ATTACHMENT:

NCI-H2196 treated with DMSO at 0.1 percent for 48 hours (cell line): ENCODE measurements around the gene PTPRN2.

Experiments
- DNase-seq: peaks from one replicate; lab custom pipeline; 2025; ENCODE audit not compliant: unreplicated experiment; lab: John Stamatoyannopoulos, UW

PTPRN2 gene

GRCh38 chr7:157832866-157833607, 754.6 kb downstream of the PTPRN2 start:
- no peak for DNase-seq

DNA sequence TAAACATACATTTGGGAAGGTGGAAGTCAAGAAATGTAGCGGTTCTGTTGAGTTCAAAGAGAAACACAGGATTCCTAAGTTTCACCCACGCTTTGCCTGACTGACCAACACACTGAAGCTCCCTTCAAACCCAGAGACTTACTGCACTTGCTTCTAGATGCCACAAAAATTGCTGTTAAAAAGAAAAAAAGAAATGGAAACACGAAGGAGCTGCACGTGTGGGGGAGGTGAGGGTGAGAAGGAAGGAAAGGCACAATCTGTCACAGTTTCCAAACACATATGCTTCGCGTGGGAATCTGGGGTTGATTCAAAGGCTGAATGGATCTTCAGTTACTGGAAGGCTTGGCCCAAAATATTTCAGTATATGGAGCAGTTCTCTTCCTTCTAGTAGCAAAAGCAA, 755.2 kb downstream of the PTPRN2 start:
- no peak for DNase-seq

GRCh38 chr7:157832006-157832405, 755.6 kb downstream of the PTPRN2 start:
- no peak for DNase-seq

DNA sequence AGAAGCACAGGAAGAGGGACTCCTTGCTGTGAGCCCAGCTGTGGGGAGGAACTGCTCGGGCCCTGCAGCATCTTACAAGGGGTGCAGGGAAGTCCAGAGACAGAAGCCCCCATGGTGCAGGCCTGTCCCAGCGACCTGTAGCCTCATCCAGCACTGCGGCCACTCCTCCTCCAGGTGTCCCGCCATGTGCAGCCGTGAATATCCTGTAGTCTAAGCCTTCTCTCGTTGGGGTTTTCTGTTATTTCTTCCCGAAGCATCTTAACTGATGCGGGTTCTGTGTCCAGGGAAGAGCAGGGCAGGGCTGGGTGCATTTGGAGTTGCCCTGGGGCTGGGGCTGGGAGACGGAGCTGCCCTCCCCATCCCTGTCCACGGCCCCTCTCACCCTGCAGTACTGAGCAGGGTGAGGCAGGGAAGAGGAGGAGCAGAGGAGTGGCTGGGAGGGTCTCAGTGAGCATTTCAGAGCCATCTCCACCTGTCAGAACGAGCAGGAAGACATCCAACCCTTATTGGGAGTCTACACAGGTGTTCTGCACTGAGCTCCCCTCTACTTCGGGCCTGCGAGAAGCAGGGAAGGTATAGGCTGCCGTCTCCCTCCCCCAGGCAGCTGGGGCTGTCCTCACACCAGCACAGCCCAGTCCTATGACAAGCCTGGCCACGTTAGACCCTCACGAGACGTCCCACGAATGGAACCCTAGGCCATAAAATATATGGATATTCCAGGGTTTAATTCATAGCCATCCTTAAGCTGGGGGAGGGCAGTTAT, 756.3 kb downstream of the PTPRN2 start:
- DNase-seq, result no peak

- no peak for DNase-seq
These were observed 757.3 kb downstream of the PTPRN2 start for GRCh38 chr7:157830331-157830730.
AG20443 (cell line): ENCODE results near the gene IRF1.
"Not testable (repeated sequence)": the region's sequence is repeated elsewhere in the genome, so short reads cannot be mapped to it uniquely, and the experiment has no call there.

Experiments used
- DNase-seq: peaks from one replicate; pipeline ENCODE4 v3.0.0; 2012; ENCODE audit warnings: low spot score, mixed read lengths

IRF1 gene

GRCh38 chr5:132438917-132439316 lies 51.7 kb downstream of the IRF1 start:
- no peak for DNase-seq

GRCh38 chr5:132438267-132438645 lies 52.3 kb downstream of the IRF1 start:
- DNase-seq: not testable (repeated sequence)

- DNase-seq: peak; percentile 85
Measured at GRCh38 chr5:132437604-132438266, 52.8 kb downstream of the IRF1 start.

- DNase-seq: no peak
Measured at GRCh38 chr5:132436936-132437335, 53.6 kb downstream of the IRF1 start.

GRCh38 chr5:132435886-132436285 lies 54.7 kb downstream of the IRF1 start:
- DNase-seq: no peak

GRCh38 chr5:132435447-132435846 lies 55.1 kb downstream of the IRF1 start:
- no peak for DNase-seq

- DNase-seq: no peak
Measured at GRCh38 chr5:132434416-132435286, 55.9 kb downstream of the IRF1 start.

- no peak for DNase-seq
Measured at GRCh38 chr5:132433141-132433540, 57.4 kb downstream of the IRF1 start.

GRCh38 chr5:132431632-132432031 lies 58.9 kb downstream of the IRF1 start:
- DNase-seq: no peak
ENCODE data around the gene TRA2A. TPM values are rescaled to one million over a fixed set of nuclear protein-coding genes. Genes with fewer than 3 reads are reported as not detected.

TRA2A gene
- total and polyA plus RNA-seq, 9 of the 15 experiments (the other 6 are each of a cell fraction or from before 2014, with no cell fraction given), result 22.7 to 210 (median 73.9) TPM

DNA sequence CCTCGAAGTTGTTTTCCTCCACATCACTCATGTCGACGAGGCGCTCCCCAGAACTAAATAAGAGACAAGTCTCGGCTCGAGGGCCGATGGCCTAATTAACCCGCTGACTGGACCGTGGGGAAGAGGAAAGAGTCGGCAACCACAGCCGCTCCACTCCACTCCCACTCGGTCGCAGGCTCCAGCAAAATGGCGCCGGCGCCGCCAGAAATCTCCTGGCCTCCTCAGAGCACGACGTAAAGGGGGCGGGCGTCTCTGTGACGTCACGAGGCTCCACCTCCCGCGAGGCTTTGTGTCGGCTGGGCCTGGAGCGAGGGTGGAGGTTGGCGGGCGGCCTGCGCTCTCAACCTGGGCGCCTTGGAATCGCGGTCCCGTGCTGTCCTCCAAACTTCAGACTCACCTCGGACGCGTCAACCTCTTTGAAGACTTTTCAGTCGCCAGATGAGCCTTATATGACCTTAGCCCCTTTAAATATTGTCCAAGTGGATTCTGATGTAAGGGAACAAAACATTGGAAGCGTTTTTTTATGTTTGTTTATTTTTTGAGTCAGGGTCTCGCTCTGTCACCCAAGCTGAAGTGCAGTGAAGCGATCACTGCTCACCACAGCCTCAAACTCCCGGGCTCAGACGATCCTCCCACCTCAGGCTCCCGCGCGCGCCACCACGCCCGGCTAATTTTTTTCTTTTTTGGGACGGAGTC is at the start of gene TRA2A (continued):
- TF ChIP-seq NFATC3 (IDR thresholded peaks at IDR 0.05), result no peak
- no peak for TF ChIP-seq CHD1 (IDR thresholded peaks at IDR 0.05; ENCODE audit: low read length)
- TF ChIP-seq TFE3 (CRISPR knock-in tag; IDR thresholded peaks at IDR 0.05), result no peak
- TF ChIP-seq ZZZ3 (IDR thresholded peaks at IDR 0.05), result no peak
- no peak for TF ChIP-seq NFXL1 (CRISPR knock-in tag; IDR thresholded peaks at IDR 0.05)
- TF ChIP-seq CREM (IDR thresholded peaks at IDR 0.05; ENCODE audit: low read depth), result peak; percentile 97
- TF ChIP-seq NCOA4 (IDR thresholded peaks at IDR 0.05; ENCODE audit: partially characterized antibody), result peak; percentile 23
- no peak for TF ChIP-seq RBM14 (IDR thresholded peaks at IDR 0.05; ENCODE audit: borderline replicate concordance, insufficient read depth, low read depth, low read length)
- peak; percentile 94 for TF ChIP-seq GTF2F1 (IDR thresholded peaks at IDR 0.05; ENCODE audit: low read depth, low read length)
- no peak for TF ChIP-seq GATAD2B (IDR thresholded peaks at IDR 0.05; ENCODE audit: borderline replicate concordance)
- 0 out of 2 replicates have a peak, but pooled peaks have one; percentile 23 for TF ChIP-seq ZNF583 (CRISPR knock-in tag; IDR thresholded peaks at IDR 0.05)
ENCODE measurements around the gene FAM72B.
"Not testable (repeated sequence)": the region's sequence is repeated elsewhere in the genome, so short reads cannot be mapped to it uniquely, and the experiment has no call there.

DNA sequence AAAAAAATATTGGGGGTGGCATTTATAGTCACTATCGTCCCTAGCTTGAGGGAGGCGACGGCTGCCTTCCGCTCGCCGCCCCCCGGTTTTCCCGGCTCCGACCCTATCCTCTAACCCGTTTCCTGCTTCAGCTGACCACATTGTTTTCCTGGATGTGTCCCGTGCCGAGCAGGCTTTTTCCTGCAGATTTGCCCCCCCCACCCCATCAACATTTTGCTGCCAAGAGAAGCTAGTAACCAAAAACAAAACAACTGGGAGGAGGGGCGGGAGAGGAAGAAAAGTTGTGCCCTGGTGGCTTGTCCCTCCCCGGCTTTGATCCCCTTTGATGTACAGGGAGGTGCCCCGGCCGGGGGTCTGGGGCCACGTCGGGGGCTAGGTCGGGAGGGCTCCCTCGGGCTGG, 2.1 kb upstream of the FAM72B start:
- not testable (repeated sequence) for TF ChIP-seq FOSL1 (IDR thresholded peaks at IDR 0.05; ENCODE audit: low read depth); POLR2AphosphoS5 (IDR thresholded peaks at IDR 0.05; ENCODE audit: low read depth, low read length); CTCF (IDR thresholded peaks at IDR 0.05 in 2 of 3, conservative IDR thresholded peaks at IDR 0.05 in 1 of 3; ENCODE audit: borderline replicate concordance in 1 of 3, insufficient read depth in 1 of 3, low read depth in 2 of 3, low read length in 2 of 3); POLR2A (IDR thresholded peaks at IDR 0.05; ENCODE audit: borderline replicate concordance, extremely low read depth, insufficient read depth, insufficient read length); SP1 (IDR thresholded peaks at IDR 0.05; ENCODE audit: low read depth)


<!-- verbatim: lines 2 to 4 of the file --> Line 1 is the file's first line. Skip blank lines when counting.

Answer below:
Experiments
- DNase-seq: peaks from one replicate; lab custom pipeline; 2025; ENCODE audit not compliant: unreplicated experiment; lab: John Stamatoyannopoulos, UW

PTPRN2 gene